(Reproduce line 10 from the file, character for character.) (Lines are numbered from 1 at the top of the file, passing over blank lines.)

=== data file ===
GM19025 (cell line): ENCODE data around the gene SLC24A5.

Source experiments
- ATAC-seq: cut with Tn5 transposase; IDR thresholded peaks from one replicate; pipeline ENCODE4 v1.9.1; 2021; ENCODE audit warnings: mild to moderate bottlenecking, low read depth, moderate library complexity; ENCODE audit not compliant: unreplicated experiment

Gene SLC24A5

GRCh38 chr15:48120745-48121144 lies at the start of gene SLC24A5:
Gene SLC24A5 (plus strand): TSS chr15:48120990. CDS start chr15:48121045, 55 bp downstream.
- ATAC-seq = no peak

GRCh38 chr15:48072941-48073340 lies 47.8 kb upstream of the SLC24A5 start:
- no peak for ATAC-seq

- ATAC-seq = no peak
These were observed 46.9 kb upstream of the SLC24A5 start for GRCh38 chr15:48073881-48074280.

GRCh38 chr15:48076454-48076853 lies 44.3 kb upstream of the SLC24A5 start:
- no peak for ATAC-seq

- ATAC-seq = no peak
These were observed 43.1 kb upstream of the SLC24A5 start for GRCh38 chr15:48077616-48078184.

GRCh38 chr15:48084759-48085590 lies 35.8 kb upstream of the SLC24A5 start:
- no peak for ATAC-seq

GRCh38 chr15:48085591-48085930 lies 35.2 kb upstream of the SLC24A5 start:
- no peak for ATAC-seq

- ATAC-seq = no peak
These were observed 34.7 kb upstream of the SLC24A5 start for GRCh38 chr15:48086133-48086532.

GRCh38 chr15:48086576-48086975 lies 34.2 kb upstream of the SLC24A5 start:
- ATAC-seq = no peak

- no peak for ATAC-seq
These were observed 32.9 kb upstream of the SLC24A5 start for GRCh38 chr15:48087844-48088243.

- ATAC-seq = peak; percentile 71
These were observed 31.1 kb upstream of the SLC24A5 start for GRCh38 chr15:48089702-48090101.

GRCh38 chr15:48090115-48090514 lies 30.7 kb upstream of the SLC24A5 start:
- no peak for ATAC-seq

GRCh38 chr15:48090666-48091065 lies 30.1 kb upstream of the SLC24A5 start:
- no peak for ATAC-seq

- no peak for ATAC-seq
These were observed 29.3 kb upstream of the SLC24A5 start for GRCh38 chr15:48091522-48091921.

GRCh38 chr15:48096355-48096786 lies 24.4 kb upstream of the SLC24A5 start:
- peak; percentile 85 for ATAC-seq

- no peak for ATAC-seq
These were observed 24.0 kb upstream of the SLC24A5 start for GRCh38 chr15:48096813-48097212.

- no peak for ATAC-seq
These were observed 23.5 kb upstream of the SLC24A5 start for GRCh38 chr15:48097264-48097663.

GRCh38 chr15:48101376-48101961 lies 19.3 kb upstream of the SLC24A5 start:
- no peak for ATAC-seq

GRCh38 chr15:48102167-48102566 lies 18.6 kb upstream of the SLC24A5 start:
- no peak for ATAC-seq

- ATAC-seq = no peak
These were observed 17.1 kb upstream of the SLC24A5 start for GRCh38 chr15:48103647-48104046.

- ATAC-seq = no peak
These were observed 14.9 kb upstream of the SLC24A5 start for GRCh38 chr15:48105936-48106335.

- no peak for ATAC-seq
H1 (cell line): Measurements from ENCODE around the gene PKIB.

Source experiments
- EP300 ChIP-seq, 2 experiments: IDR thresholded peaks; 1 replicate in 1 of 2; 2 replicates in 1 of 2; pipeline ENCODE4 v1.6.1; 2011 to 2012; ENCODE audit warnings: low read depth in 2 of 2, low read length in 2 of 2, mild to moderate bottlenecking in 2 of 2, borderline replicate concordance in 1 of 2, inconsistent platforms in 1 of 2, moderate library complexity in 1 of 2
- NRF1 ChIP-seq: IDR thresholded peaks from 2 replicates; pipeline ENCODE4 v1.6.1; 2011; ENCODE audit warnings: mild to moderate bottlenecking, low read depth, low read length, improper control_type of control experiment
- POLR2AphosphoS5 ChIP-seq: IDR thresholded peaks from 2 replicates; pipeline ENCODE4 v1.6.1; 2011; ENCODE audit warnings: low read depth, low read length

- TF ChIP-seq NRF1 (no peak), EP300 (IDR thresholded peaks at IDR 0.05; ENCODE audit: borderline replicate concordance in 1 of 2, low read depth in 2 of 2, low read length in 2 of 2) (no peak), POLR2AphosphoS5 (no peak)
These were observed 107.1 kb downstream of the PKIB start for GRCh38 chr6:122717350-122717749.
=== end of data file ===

- ATAC-seq = no peak